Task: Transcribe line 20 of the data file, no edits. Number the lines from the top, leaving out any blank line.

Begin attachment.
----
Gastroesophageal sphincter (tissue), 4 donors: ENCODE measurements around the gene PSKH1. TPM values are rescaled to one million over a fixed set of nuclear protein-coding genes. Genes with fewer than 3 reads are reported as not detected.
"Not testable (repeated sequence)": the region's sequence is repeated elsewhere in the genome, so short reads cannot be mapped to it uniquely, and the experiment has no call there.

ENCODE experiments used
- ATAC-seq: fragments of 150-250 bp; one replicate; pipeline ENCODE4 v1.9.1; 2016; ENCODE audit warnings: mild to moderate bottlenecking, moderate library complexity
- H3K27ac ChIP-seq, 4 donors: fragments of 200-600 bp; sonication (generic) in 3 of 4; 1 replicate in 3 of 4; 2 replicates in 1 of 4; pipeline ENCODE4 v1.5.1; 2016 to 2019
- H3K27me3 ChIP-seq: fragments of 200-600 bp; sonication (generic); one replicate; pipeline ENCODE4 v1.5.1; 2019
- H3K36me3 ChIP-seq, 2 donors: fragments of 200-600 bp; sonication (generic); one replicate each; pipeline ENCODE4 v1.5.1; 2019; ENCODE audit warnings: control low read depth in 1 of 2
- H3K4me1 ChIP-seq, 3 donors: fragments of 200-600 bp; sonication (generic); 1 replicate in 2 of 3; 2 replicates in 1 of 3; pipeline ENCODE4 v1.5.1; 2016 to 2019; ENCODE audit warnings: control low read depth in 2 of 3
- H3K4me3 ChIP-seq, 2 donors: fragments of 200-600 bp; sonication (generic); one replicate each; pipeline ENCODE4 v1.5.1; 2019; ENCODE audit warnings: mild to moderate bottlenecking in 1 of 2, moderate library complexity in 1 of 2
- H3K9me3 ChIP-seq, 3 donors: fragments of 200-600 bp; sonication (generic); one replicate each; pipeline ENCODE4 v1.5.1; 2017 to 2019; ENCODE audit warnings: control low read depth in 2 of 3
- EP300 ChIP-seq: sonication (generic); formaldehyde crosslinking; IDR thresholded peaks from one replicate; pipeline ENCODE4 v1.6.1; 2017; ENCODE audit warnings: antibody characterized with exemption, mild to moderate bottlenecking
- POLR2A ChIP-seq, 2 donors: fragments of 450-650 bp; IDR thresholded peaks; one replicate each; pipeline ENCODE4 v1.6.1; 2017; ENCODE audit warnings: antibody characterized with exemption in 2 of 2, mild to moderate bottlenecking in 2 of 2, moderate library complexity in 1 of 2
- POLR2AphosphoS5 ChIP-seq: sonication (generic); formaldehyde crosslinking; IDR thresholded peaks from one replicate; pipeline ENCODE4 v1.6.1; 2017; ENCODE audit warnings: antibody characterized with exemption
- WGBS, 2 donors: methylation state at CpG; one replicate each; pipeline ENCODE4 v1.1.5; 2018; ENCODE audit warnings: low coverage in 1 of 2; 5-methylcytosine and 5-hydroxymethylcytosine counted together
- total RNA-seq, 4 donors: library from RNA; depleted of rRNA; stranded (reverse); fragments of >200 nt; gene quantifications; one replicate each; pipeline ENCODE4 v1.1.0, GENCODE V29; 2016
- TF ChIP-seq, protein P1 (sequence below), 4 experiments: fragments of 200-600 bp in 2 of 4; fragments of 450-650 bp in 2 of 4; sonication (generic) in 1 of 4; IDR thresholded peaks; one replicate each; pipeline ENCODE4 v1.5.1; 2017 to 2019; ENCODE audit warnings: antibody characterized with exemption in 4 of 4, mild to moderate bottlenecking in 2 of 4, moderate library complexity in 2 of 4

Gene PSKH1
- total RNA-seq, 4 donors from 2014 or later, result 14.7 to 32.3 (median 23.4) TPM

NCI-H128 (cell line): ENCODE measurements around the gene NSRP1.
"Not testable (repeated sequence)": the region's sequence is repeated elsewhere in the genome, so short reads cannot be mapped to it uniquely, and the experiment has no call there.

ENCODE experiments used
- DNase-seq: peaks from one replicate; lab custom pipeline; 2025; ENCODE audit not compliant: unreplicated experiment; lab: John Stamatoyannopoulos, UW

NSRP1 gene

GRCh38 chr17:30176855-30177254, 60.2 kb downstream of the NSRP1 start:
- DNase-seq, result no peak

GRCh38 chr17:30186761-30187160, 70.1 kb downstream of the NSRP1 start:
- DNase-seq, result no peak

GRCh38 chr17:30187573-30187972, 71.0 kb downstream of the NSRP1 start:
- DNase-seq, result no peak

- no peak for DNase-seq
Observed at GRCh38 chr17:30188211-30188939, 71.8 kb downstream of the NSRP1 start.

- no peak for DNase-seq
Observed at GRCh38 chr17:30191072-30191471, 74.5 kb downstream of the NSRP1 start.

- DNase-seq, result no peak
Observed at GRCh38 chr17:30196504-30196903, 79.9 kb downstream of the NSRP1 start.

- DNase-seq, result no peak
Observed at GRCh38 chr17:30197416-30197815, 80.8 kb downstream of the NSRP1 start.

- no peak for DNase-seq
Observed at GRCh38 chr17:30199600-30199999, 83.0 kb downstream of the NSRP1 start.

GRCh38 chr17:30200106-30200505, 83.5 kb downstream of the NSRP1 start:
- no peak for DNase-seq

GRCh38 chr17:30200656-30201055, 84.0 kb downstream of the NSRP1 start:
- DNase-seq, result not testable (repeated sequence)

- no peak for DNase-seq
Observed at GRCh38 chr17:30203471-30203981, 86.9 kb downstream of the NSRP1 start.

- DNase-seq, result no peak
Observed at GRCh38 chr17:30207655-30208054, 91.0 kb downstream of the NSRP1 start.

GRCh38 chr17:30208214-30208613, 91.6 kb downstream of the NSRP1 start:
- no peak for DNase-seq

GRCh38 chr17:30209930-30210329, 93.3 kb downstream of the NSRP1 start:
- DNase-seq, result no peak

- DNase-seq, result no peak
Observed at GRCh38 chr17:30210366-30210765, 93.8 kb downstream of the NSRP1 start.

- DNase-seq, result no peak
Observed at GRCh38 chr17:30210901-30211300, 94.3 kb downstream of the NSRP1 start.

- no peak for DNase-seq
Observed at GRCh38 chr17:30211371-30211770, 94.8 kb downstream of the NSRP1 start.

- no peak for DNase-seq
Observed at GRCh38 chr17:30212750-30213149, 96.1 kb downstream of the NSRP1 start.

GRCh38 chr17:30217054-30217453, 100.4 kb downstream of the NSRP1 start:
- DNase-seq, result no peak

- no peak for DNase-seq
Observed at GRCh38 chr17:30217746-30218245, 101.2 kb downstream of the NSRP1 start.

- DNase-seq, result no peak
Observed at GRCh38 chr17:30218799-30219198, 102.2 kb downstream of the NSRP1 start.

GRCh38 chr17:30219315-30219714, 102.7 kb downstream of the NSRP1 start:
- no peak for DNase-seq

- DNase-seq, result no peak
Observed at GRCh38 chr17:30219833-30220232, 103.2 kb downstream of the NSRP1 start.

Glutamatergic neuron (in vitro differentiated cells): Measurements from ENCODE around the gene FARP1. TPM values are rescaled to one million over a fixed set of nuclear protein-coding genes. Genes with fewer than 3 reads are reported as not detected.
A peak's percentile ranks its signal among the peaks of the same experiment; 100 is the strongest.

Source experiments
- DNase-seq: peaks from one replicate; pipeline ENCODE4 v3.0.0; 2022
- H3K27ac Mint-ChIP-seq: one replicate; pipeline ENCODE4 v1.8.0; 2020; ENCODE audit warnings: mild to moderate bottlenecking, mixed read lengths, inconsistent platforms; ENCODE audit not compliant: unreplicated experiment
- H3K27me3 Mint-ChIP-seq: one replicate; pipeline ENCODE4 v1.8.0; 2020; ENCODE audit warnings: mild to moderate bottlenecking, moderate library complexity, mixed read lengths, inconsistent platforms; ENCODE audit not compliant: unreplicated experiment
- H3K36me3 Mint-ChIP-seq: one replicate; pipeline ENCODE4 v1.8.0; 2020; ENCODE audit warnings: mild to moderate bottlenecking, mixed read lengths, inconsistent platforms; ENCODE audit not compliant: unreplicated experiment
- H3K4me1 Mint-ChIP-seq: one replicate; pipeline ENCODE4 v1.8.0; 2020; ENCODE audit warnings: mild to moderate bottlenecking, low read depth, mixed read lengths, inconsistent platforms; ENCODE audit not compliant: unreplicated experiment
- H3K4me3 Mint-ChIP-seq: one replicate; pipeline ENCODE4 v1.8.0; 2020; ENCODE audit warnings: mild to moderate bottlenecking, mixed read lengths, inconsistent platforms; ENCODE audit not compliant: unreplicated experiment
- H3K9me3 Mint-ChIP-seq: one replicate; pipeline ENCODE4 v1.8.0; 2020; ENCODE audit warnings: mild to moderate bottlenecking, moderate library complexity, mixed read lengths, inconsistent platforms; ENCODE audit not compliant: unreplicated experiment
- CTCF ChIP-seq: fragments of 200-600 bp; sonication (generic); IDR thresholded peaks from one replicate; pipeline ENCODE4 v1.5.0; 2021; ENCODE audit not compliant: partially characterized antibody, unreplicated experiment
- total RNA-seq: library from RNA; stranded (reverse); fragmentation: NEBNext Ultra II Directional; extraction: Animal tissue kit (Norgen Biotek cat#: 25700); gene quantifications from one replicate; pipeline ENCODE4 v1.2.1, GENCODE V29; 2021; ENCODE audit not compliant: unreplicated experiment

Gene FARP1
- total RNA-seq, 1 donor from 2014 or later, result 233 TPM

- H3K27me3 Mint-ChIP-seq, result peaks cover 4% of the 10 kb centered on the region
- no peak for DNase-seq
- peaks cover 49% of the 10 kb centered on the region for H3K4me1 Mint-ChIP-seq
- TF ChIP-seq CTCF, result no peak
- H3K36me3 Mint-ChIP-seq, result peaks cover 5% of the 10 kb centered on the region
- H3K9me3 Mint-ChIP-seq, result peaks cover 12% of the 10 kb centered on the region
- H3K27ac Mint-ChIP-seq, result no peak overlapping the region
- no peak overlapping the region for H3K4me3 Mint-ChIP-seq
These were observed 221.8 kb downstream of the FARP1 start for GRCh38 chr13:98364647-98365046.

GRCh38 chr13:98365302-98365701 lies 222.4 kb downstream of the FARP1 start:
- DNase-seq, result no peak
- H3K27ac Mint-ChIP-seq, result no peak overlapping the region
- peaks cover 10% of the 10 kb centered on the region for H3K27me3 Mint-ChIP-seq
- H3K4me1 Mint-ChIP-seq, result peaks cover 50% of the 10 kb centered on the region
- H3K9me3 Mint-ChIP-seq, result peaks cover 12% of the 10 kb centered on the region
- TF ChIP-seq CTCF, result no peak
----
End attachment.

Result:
"Not testable (repeated sequence)": the region's sequence is repeated elsewhere in the genome, so short reads cannot be mapped to it uniquely, and the experiment has no call there.